Bloomberg via Getty Images
An employee walks over a logo on the floor of Amazon.com Inc.'s fulfillment centers in Rugeley, U.K., on Monday, Dec. 2, 2013. Online retailers in the U.K. are anticipating their busiest day as shoppers flush with end-of-month pay-checks seek Christmas deals on the Web. Photographer: Simon Dawson/Bloomberg via Getty Images
Amazon's new in-store payments system may be part of a new campaign trying to sell shoppers more items from neighborhood stores, according to reports
It was "one of Jeff Bezos’ most deliberate acts to date to grab a slice of the 85 to 90 percent of total purchases that still happen in the physical world," according to the Re/Code.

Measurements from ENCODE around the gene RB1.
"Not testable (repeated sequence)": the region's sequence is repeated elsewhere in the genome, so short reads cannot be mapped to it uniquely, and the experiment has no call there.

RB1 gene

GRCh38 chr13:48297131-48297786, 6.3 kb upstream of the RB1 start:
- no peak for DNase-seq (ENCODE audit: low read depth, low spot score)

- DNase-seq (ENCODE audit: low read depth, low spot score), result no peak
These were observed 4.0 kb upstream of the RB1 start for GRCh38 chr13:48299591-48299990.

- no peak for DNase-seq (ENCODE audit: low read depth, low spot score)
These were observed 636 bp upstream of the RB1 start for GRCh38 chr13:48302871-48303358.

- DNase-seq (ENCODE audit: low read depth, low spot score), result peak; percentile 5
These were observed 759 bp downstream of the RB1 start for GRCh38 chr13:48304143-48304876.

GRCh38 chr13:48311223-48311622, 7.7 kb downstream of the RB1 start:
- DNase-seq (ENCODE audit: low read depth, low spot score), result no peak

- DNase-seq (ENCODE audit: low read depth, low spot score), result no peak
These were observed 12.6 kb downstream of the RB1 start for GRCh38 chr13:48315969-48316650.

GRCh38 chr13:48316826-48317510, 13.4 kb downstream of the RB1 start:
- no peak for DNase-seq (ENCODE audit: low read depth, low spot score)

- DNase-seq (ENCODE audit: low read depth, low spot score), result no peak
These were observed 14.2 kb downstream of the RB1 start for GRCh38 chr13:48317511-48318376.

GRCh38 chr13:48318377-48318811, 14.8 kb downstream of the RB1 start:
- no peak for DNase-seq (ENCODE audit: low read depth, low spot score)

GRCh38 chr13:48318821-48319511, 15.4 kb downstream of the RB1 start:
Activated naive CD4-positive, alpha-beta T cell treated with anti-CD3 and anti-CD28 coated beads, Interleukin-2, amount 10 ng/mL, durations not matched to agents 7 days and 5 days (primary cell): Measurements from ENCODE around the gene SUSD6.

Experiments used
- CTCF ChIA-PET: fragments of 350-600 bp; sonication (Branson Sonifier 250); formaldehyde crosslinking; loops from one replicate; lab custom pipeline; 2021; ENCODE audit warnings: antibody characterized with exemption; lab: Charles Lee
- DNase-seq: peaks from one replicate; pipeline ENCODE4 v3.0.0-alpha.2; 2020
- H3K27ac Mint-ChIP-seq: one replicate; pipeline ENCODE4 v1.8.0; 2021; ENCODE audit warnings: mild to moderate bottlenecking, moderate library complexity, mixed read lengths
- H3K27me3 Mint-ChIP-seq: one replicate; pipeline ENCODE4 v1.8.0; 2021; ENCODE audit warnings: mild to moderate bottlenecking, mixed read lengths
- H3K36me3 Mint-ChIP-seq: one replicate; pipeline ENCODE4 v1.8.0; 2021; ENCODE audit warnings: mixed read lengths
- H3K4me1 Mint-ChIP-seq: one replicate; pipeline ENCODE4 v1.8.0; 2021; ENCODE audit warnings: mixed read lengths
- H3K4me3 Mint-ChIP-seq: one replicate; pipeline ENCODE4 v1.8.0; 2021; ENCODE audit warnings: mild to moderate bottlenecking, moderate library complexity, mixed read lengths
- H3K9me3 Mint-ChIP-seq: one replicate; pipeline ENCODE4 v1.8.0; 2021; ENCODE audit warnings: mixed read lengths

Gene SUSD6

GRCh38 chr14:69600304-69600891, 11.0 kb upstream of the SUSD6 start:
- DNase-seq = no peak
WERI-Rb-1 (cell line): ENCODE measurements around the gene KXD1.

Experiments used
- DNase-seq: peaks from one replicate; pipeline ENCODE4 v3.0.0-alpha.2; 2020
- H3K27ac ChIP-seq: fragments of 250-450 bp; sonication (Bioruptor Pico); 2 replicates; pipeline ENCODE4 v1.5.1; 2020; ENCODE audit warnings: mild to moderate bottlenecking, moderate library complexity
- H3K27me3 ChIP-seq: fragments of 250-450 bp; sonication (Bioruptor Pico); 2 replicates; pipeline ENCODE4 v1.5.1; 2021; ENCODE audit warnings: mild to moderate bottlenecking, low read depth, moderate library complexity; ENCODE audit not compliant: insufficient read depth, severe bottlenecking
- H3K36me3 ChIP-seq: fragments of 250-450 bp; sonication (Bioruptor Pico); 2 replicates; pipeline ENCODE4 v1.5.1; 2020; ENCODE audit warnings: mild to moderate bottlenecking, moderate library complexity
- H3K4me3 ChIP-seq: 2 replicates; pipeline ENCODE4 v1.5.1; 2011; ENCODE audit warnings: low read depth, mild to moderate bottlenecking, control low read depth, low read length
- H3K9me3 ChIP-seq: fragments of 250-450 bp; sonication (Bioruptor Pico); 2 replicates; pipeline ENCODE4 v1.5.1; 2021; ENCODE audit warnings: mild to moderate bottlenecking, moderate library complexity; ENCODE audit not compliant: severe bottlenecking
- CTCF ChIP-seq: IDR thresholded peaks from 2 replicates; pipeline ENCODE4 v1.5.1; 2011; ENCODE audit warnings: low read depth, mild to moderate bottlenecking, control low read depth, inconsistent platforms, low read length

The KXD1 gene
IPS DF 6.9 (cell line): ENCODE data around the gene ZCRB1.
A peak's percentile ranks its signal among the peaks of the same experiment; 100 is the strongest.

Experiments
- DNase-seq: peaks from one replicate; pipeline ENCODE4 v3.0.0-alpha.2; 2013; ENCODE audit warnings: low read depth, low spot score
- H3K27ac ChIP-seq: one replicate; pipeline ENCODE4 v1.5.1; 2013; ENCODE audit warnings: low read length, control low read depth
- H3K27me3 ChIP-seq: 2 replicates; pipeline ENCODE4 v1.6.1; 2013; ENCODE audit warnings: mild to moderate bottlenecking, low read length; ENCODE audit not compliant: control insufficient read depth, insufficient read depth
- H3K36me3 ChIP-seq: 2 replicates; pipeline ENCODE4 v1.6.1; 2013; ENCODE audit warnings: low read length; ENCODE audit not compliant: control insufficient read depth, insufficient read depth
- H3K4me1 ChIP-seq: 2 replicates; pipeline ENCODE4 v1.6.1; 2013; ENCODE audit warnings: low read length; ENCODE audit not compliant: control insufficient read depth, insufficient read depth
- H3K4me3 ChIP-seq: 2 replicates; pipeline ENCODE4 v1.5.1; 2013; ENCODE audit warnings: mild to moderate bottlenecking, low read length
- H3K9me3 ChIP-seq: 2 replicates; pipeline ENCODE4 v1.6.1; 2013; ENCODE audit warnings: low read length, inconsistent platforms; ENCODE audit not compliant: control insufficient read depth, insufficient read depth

Several former employees and other experts in the industry have come up with some ideas about what Amazon is planning -- essentially a bigger, broader shopping experience that would include the brick-and-mortar stores in your neighborhood. Your grocery store, your mall, your corner store could all sell their merchandise and shoppers could get their booty delivered on the same day.
Sound familiar? Yes, Google and others have seen what's on the horizon and have already started their rivals, but can they compete with Amazon? Amazon is aiming at small businesses who previously haven't used Amazon because they didn't "have the time or resources to ship orders," the Re/Code reported.